I bought a Breadman Plus last November and for several months (9, to be
exact) was very unhappy with the quality of the loaves it turned out. Most
of them rose well, then fell during the baking producing heavy loaves. I
used the machine everyday and tried every remedy known to bread makers. The
company insisted that there was nothing wrong with the machine. It seemed
most likely that the moisture content was too high in my dough. I decreased
the water drastically on all recipes; the dough seemed fine during the
kneading process (nice, smooth, round, unsticky ball), but all of the loaves
still were significantly undersized. Finally, I started weighing my flour
(instead of measuring), and I stopped using the "regular" cycle on the
machine. Now my loaves are consistent in texture and some are even pushing
on the lid. I now use the "Fruit and Nut" cycle. It turns out that this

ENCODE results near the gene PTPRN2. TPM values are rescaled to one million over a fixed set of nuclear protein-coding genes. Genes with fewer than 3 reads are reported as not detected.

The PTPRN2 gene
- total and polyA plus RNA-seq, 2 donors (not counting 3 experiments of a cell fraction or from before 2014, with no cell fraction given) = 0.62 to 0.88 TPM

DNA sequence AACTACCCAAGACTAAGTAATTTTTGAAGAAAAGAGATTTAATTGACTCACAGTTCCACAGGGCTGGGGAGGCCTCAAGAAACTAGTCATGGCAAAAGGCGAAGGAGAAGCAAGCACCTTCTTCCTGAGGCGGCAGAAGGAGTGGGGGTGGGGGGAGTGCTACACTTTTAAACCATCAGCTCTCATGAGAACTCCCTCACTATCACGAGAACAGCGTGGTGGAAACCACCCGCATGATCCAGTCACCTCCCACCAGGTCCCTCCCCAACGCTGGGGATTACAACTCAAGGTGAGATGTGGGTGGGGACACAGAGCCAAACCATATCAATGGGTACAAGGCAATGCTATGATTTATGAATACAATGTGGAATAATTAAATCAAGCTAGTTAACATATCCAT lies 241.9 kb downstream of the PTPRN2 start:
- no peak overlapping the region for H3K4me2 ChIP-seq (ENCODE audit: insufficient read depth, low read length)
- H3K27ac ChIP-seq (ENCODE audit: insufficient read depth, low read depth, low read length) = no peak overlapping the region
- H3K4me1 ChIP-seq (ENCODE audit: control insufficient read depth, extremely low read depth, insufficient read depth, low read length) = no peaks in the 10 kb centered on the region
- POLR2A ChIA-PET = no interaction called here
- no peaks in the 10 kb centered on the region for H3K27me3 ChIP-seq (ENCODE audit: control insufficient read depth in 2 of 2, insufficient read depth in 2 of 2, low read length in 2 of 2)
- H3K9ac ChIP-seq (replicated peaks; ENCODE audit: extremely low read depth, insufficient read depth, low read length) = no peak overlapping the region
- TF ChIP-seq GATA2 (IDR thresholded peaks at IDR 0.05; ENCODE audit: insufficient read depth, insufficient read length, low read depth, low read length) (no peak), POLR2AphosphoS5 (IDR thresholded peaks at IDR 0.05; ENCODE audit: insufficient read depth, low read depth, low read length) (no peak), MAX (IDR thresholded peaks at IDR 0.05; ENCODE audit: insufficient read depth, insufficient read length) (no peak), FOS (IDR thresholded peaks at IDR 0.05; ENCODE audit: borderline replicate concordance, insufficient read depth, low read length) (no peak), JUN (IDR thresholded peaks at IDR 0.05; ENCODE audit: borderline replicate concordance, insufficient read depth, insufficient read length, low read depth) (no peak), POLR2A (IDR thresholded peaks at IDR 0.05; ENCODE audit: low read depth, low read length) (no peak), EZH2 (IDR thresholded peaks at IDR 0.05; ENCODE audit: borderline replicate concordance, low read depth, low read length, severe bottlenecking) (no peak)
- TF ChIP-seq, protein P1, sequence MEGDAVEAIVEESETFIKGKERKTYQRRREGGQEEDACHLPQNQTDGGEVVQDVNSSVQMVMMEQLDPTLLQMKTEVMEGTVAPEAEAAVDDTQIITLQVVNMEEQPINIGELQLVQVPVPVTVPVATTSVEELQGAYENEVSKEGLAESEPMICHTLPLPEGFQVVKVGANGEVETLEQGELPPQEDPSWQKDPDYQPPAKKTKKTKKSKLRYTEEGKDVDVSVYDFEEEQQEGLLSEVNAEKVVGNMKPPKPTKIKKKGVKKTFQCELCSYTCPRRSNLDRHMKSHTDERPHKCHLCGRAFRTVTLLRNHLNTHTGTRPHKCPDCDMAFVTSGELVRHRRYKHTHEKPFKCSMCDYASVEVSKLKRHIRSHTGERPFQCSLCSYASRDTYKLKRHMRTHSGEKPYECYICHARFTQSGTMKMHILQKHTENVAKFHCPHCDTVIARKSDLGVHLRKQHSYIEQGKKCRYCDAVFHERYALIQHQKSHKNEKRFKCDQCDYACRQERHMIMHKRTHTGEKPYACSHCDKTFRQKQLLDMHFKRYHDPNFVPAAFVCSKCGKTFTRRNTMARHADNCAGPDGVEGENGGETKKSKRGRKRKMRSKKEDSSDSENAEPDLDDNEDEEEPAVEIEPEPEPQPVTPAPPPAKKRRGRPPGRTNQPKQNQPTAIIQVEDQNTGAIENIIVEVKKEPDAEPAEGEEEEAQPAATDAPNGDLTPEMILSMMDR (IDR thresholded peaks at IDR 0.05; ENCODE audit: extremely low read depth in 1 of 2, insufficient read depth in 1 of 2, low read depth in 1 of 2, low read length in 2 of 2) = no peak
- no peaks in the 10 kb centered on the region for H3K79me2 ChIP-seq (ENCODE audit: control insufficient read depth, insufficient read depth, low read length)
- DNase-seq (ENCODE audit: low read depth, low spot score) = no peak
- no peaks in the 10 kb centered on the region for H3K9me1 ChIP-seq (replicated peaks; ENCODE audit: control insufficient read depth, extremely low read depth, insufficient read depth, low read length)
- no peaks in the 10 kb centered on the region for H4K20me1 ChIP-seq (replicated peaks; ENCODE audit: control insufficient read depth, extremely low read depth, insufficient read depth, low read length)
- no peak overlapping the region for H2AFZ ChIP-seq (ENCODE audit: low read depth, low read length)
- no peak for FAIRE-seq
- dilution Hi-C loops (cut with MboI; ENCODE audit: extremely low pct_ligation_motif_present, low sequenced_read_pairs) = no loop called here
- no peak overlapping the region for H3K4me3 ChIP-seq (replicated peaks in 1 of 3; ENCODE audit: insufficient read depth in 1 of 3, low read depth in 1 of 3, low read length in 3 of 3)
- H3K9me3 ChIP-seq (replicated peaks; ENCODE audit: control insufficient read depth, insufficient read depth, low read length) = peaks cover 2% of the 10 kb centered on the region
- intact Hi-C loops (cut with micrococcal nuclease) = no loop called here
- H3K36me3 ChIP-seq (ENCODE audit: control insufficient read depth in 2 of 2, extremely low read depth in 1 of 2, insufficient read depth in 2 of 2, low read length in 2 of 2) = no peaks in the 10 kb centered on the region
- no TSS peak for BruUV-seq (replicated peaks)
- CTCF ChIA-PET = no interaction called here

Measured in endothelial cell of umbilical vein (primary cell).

cycle has a lower rising temperature (32C as opposed to 37C of the regular
cycle). The entire cycle takes approximately 40 minutes longer than the
regular cycle, but it is amazing to me that after all of these months and
trials, I can finally make consistent bread.
I write this in hopes that this will help anyone who is manufacturing
doorstops in his/her bread machine. The weighing seems to be verry, verrrry
important down here in New Orleans where the humidity is usually 80 - 100%.
Also, the lower rise temp on the Breadman Plus seems to be important. Donna
Rehberg (sp?) says in her book that she considers any cycle under 3 hours to
be a rapid cycle (I guess that for the regular cylces on the Breadman Plus,
one should use rapid rise yeast). Hope this helps someone who may be
struggling as I did for several months.